Runs about an hour and a half.

 

I loved that old stadium. This promotion may have gone wrong but it was still a better idea than his "free vasectomy night" he had when he was in St.Paul.

Share this post


Link to post
Share on other sites

Was watching the game itself and that was a sad team. 

  • Like 1

Share this post


Link to post
Share on other sites

Disco Demolition happened and that's all I care about it. I think it has been talked about enough. It is significant but not for the reasons most cite. Otherwise we can go through every July without remembering it. I no longer care about these images and no longer care what happened.

Share this post


Link to post
Share on other sites
7 hours ago, NWINFan said:

Disco Demolition happened and that's all I care about it. I think it has been talked about enough. It is significant but not for the reasons most cite. Otherwise we can go through every July without remembering it. I no longer care about these images and no longer care what happened.

Some of us who are old enough to remember the event enjoy the once-a-year recollection of that very unique night at Comiskey Park.  Seeing images of the old park itself, references to historical Chicago icons such as Bill Veeck, Harry Caray, Jimmy Piersall, Steve Dahl, etc., inspire a certain pleasant nostalgia for many of us.  

I could see being annoyed if it were a topic discussed non-stop, year round, but just for a few days on an annual basis, it’s not too bad.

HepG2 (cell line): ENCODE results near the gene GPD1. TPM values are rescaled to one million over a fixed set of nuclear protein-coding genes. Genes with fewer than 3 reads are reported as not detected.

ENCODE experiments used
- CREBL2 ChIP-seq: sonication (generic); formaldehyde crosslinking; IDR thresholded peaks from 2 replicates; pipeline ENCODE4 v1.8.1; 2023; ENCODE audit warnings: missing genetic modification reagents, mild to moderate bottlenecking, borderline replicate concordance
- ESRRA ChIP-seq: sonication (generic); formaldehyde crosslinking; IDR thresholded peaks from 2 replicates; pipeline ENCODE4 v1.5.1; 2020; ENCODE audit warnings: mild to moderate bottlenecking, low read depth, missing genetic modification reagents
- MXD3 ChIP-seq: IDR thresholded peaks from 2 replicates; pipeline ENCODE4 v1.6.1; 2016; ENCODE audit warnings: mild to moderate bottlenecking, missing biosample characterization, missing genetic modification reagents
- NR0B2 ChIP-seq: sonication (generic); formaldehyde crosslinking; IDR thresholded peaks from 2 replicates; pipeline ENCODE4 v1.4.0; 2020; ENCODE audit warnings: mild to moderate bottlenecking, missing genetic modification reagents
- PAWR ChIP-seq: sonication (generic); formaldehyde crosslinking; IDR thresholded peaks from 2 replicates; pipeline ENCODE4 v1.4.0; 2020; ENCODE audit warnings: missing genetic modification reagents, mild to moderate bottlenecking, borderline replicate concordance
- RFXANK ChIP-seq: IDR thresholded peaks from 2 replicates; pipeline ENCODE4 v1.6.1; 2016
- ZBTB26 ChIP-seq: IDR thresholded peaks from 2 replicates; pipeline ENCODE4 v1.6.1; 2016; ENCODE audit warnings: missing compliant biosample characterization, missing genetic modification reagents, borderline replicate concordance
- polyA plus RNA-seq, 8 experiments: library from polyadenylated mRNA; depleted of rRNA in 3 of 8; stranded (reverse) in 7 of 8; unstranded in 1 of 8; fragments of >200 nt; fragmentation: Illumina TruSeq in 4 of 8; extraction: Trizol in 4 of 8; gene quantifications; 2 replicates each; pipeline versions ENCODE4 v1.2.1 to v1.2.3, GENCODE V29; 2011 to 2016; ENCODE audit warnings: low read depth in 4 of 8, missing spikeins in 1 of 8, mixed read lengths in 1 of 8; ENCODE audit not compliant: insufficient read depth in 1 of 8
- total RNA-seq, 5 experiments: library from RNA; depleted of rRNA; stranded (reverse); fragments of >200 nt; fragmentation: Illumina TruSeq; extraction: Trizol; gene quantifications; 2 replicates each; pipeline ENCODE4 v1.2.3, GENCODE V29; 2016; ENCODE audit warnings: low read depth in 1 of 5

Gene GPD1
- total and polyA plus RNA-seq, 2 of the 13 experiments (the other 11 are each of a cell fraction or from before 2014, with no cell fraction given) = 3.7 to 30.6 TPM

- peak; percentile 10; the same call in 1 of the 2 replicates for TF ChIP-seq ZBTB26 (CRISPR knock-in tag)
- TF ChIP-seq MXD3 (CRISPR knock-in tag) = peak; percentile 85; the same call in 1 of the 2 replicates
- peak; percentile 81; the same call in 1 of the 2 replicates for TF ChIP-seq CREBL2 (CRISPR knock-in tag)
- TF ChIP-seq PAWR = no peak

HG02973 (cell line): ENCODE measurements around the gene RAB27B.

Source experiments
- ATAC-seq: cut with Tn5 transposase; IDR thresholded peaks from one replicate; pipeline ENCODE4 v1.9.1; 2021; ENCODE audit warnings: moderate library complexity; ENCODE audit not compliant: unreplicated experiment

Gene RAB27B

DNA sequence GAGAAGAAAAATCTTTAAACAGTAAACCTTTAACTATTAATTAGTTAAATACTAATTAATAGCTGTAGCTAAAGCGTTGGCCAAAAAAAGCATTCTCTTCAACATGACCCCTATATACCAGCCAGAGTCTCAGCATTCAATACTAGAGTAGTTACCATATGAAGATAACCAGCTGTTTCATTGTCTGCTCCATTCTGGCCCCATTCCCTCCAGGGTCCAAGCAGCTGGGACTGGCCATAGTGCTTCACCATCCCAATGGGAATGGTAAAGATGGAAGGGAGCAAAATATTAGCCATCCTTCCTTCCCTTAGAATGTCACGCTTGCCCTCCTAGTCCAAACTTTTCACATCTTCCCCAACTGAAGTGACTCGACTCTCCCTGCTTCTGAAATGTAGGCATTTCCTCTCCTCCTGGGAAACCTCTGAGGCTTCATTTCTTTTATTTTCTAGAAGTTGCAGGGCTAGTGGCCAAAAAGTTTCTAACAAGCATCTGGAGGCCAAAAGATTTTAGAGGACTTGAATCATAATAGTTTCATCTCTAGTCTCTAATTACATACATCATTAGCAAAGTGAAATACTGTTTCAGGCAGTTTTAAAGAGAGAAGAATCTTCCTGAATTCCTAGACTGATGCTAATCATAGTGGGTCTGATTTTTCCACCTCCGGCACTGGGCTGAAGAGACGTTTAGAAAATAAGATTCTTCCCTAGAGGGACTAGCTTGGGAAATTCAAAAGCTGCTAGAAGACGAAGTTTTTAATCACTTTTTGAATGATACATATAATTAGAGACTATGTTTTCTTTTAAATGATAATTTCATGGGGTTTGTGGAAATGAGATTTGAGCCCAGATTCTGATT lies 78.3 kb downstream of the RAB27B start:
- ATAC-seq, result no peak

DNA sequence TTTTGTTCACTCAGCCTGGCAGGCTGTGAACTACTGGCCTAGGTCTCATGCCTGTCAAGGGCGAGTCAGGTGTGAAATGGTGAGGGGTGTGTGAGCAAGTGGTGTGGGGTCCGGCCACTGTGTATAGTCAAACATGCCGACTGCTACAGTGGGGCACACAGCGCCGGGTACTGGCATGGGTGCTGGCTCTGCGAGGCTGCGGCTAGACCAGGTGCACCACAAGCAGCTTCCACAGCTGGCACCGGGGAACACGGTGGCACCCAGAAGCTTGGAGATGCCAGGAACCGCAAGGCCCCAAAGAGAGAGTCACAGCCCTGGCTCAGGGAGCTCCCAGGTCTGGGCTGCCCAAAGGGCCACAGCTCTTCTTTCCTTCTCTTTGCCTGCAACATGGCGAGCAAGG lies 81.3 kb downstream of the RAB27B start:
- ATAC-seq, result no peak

Share this post


Link to post
Share on other sites
13 hours ago, pcq said:

Was watching the game itself and that was a sad team. 

I was at that event. The team and the franchise was sad. The Bill Veeck ownership was absolutely hopeless. Shortly after that event  Veeck put the team up for sale. His ownership was so bad that virtually every White Sox fan was glad to see him sell the team. I was really surprised that Veeck was voted into the MLB HOF.

  • Like 1

Share this post


Link to post
Share on other sites

I heard a story about this from Jack Morris when he was interviewed as a Twin one time. Jack was in the bullpen when the 1st game was ending. He said that the smell of pot in the air was as thick as he had been around. Fans were really getting into the entire evening. 

 

Also, a buddy of mine was in the upper deck, he did not participate on the field. Not sure this is true or not, but he said when fans stormed the field that there were some kids who slid down the foul pole from the upper deck to 1st deck and then hopped onto the field.

Share this post